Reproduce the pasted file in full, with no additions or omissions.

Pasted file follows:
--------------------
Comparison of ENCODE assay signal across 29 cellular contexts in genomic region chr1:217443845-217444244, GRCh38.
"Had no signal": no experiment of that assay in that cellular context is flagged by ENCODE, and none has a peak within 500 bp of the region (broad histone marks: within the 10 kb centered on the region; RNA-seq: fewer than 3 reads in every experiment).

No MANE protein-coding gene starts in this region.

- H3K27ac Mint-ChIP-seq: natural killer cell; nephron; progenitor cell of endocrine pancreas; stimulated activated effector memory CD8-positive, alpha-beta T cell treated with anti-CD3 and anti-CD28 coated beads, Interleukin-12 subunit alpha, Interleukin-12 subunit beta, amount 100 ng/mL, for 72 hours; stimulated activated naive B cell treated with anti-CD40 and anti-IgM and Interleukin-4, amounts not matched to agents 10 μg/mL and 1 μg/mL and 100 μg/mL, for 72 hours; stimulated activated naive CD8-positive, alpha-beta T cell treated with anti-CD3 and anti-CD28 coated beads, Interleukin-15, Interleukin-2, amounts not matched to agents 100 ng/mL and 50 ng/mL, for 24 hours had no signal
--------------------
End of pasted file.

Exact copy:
Comparison of ENCODE assay signal across 29 cellular contexts in genomic region chr1:217443845-217444244, GRCh38.
"Had no signal": no experiment of that assay in that cellular context is flagged by ENCODE, and none has a peak within 500 bp of the region (broad histone marks: within the 10 kb centered on the region; RNA-seq: fewer than 3 reads in every experiment).

No MANE protein-coding gene starts in this region.

- H3K27ac Mint-ChIP-seq: natural killer cell; nephron; progenitor cell of endocrine pancreas; stimulated activated effector memory CD8-positive, alpha-beta T cell treated with anti-CD3 and anti-CD28 coated beads, Interleukin-12 subunit alpha, Interleukin-12 subunit beta, amount 100 ng/mL, for 72 hours; stimulated activated naive B cell treated with anti-CD40 and anti-IgM and Interleukin-4, amounts not matched to agents 10 μg/mL and 1 μg/mL and 100 μg/mL, for 72 hours; stimulated activated naive CD8-positive, alpha-beta T cell treated with anti-CD3 and anti-CD28 coated beads, Interleukin-15, Interleukin-2, amounts not matched to agents 100 ng/mL and 50 ng/mL, for 24 hours had no signal